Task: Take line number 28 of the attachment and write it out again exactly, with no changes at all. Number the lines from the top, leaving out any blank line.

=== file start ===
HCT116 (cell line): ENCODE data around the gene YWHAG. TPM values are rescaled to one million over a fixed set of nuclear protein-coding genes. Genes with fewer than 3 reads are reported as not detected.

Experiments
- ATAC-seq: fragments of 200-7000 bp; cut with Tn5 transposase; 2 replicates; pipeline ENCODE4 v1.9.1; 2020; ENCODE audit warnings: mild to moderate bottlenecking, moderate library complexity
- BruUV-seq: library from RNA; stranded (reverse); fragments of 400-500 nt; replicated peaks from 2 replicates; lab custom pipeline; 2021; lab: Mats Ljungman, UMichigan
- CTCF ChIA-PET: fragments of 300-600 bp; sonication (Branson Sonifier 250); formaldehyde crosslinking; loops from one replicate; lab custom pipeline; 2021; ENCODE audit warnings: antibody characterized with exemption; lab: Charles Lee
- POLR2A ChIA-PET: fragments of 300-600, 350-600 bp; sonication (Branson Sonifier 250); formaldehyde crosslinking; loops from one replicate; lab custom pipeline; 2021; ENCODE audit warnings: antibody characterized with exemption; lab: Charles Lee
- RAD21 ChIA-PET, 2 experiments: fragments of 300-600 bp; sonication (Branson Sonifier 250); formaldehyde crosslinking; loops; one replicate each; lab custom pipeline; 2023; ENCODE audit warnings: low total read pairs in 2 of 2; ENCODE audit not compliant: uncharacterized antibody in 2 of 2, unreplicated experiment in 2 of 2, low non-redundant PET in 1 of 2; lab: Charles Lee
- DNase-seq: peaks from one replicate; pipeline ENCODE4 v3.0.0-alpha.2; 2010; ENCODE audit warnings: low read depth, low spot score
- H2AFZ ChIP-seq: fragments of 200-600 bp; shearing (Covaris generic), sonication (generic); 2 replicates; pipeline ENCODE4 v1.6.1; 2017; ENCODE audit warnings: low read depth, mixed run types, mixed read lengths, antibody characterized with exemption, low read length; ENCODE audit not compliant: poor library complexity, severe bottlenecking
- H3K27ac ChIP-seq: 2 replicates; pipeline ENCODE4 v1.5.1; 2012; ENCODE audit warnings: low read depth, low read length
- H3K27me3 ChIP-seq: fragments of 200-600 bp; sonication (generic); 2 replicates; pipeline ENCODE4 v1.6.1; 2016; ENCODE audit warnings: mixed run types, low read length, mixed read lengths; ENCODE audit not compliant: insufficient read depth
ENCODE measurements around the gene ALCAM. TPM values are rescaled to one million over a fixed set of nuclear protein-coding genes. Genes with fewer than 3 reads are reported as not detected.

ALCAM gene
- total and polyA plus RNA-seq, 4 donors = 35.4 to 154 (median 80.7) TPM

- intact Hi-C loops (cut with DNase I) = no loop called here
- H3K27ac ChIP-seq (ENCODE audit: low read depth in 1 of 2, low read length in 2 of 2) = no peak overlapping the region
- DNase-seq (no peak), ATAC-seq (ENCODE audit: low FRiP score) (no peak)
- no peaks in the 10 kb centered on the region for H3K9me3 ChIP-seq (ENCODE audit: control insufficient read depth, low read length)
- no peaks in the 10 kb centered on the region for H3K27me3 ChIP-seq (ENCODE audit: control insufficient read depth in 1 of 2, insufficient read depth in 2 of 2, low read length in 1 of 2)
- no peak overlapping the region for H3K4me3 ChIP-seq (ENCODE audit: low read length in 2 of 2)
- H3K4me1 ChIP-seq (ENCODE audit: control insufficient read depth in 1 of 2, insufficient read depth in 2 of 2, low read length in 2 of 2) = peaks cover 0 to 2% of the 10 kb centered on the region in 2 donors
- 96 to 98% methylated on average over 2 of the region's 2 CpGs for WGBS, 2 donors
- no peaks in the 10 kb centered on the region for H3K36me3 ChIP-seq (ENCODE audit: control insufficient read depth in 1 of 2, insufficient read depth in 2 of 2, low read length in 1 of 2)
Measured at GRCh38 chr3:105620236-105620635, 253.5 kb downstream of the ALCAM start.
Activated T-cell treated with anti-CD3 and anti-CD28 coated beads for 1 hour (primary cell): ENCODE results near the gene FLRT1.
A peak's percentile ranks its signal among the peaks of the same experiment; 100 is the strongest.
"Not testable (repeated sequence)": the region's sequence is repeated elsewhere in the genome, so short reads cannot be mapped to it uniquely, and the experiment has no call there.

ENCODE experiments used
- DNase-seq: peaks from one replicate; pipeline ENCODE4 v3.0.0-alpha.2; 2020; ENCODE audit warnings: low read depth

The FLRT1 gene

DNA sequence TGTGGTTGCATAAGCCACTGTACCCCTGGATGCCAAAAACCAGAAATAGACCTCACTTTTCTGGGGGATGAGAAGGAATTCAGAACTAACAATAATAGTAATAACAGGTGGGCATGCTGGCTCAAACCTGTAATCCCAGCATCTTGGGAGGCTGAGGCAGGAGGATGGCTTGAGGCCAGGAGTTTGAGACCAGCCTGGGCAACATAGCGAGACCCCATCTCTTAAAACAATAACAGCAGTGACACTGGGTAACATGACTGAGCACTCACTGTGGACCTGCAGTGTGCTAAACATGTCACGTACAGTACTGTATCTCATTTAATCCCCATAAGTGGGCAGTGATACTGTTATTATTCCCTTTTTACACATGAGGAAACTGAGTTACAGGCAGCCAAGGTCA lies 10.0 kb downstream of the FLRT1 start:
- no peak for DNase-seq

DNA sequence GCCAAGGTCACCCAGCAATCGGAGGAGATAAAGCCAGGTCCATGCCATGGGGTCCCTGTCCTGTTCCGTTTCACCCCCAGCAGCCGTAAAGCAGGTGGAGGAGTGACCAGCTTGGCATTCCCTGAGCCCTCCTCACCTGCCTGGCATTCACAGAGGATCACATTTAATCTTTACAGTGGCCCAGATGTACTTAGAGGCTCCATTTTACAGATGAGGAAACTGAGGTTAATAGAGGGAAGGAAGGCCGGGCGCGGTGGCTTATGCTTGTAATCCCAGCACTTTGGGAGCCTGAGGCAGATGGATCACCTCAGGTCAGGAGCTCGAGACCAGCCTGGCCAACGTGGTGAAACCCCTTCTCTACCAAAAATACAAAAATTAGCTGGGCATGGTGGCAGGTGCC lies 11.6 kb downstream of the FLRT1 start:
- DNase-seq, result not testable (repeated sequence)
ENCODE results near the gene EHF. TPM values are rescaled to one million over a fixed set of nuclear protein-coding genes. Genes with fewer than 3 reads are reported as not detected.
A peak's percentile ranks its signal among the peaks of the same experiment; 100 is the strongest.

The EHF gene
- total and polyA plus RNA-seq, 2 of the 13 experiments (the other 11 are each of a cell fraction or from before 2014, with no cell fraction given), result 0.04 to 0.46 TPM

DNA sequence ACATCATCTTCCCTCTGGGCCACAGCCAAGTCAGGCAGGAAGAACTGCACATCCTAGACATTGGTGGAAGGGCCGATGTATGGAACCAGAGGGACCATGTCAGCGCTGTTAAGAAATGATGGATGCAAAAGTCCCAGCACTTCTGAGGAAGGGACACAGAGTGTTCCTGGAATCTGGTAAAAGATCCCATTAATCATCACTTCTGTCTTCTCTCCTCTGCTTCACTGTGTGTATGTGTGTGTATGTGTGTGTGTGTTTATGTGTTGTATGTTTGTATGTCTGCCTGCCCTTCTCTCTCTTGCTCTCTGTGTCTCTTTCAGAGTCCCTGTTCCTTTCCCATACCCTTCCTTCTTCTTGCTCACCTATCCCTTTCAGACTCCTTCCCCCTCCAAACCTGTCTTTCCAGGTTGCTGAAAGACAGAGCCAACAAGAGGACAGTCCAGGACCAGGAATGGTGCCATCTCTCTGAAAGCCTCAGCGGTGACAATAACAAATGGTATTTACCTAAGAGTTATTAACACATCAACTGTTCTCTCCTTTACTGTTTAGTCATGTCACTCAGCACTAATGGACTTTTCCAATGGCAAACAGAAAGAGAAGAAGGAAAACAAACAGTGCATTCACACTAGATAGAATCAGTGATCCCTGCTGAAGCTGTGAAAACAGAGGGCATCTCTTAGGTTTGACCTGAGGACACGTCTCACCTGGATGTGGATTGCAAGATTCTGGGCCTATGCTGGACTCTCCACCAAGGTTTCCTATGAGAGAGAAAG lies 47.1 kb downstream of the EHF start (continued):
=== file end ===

ENCODE experiments used